Directionality in Genomics and Macroevolution

Coordinator: Laura Nuño de la Rosa, Complutense University of Madrid

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Colorful data visualization arranging rectangular particles in rays of concentric arcs against a black background. Illustration by tartila, Adobe Stock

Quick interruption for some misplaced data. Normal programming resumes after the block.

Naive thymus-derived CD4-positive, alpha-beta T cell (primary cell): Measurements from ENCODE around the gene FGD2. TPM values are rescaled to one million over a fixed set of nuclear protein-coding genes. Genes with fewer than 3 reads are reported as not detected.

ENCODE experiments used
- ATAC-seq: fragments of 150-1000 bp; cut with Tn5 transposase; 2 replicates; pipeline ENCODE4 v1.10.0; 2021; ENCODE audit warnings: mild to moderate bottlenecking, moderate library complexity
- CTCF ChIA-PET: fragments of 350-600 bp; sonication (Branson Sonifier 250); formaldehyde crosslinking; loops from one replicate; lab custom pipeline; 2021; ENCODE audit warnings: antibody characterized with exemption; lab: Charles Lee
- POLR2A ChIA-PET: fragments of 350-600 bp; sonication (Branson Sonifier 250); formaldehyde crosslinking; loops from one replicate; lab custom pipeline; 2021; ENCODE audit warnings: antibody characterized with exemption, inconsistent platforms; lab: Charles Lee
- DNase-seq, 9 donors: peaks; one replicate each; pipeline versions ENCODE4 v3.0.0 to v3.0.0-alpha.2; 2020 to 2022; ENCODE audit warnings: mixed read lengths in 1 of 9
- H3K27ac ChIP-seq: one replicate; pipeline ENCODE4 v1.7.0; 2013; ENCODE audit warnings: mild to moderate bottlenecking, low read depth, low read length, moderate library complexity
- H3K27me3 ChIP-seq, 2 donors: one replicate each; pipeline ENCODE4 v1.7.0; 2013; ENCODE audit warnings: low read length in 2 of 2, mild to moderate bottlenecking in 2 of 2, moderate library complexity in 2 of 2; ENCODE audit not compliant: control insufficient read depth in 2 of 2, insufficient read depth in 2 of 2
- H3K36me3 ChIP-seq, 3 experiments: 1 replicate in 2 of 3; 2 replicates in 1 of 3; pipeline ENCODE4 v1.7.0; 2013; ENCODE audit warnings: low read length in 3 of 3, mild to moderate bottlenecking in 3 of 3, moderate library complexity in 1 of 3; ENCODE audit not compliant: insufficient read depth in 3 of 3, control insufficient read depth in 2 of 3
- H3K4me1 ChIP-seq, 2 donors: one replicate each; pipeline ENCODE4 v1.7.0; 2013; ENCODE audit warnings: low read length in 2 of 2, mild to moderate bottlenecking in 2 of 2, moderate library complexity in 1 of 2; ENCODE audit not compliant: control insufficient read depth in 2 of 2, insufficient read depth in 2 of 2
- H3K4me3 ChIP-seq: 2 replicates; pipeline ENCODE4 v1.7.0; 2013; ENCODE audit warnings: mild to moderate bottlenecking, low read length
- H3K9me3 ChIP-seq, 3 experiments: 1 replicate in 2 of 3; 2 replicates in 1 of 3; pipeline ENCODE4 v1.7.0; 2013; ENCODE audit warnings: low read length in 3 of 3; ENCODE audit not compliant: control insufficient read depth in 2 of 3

Detecting biases in biological patterns and processes is central to life science inquiry, but since unambiguous signatures of directionality are often elusive, it is also a source of methodological frustration. Increasingly sophisticated experimental and theoretical tools have been marshaled in the areas of genomics, phylogenetics, and evolutionary paleobiology, but new statistical models and model systems are needed to isolate signals from noise in large data sets. Concerted effort by multidisciplinary teams working on the details of mutational processes, genomic signatures, and macroevolutionary trends help to orient future research with robust procedures that identify directionality in lineages, both past and present, thereby advancing our understanding of evolutionary dynamics within and across populations and lineages.


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